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Cardboard Children: Some Games

Gentle Boardgame News

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Hello youse,

The Robot Special I’ve written can wait until next week. It is full of recommendations of great games, and I can’t do that right now. Today I want to talk about something I can’t shake. I cannot shake the feeling that we have too many toys. Read on.

TOO MANY TOYS

We have too many toys. I think it’s been the Steam Summer Sale that has made me think about all of this. I’ve bought maybe thirty games, and I don’t have enough lifetimes to play all of them. I’m just used to having nice things, and buying them when I want them. I do the same with board games. I do the same with action figures. I do the same with everything. I have too much shit, and not enough time. I have too many toys.

When I was young I didn’t have too many toys. I just had some toys. And, in truth, some was plenty. Some is all anybody ever needs. Too many is useless, unworkable, whereas some is exactly the right number.

I have a writer friend who once got rid of all his stuff. He had loads of Star Wars shit, and collectable stuff, and toys and crap. All that stuff we have. And one day he just got rid of it all. Why? Because, as he said, “It’s just more stuff to go in the skip when you die.” It was Donald McLeary who said it. One of the funniest and most brutally honest men I know.

Every day, on Twitter, I see people talking about pre-ordering stuff. Or maybe they’re backing some new stuff on Kickstarter. Or maybe they picked something up on the way home from work. And it’s more shit. More crap that they already have a lot of. And then I like the look of it, and I buy it too. That’s how we all operate these days. We have too much stuff. Even those of us who don’t have much money have too much stuff these days. We get into debt to buy stuff we don’t need and barely even like. A few years back I was totally skint, struggling to pay bills, and I still bought Halo 2 on launch day, just to share in the experience of having a thing when it first comes out. And it was shit. And another final demand letter went in the post.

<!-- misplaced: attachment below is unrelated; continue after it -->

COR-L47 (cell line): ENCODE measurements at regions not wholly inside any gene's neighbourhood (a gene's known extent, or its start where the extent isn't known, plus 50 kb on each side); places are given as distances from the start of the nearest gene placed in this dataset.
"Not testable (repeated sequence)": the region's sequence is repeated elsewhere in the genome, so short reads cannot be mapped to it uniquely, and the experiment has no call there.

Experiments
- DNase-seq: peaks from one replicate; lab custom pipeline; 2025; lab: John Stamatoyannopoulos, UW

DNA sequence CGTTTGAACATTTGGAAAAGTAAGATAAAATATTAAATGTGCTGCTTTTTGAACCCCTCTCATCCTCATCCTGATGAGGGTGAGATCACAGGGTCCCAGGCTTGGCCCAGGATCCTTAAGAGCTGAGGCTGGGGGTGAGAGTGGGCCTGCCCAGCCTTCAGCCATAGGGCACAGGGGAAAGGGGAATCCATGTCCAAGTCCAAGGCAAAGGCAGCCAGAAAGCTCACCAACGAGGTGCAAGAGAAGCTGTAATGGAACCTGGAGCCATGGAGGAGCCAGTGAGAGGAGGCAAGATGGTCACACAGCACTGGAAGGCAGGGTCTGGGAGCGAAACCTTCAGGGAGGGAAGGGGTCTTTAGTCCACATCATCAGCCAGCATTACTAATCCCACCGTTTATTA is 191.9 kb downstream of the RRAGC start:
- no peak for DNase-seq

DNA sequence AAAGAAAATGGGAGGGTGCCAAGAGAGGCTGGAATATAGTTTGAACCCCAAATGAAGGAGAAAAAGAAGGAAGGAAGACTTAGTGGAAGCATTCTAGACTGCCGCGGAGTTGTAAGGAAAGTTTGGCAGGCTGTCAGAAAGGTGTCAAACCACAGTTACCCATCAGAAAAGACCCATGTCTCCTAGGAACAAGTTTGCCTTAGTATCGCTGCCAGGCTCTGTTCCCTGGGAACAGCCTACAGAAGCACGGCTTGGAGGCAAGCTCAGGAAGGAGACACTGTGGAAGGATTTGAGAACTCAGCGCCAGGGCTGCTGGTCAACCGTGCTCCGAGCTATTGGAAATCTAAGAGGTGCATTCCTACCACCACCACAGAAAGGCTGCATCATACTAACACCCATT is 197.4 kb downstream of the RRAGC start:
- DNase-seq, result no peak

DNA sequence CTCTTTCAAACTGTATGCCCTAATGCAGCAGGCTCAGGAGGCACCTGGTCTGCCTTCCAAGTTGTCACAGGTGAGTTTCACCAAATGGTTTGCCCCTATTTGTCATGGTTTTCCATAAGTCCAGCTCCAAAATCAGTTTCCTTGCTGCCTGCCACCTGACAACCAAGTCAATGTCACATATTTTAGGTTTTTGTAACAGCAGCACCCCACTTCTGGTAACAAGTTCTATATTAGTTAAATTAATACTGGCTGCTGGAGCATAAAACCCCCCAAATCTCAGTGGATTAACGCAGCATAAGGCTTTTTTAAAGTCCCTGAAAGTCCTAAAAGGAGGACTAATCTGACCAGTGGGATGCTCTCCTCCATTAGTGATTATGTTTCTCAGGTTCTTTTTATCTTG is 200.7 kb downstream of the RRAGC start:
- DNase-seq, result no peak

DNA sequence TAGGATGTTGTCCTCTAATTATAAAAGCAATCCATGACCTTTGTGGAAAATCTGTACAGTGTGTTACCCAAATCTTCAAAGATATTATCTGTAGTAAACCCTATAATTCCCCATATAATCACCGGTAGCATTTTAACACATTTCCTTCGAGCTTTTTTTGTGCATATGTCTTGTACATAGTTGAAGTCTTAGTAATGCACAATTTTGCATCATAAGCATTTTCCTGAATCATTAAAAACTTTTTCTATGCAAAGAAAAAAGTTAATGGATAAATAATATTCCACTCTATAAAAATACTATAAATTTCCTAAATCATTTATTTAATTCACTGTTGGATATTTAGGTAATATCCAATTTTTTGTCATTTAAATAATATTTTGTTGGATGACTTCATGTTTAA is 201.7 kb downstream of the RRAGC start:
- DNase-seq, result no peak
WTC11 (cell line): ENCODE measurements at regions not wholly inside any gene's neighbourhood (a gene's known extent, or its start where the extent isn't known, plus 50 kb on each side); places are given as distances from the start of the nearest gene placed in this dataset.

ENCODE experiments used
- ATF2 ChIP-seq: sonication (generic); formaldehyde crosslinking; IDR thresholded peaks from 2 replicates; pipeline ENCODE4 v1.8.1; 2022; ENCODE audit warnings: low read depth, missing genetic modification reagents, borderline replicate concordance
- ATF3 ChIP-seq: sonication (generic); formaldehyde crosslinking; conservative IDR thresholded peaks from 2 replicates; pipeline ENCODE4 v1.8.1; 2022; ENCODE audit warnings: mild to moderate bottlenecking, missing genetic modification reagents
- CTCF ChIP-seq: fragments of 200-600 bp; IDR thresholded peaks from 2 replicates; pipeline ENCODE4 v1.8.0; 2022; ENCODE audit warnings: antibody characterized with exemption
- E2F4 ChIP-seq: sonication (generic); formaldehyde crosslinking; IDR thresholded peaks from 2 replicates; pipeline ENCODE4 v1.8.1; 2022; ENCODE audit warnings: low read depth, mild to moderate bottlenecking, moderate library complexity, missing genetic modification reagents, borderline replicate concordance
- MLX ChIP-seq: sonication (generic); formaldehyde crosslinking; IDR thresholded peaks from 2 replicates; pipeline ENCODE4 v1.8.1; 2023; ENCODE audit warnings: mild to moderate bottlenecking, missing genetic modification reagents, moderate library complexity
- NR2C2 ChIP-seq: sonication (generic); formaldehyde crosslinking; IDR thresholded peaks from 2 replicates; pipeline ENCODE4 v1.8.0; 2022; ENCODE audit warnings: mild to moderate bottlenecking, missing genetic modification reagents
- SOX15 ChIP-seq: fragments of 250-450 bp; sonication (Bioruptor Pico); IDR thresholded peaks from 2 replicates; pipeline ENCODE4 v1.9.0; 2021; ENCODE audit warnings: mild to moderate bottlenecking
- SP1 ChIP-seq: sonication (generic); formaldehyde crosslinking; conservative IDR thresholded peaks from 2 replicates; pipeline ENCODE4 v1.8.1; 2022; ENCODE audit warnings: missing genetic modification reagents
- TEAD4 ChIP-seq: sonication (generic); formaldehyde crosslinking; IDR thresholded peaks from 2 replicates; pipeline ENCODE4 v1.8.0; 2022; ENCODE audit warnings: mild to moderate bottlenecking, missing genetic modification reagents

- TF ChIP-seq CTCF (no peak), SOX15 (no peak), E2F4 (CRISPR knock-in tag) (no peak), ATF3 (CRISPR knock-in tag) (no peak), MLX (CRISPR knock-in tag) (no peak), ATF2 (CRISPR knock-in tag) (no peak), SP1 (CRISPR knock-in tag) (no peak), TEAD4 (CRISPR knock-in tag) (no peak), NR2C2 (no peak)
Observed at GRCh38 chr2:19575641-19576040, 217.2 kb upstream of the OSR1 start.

What the hell is wrong with us?

When it comes to board games, I have too many. At almost 35 years old, I have about 240 board games. Two hundred and forty. Each of those board games take, on average, about three hours to play. That’s seven hundred and twenty hours. It would take me thirty days of my life to play all of those games once, if I had some sort of magical android setting them up for me in a giant room with twenty tables. Thirty days of my life to scratch the surface of all of those games. There comes a point when you have to step back and ask yourself if you are some sort of decadent monster, or a total fucking idiot.

When I was a boy, I had some board games. Some. Maybe seven. One of them was HeroQuest, and I played that thing to death. I played it so much that I had to create new dungeons and new cards myself to keep it fresh. At no point did I ever think to myself “Man! I really need some other dungeon crawling game that’s almost identical to this one except from a few new little mechanics.” At no point did I think “I wish someone would crowd-fund a second edition of this game with nicer artwork. I would totally back that!” I was happy with what I had. I didn’t need anything else. I saw worlds inside that box.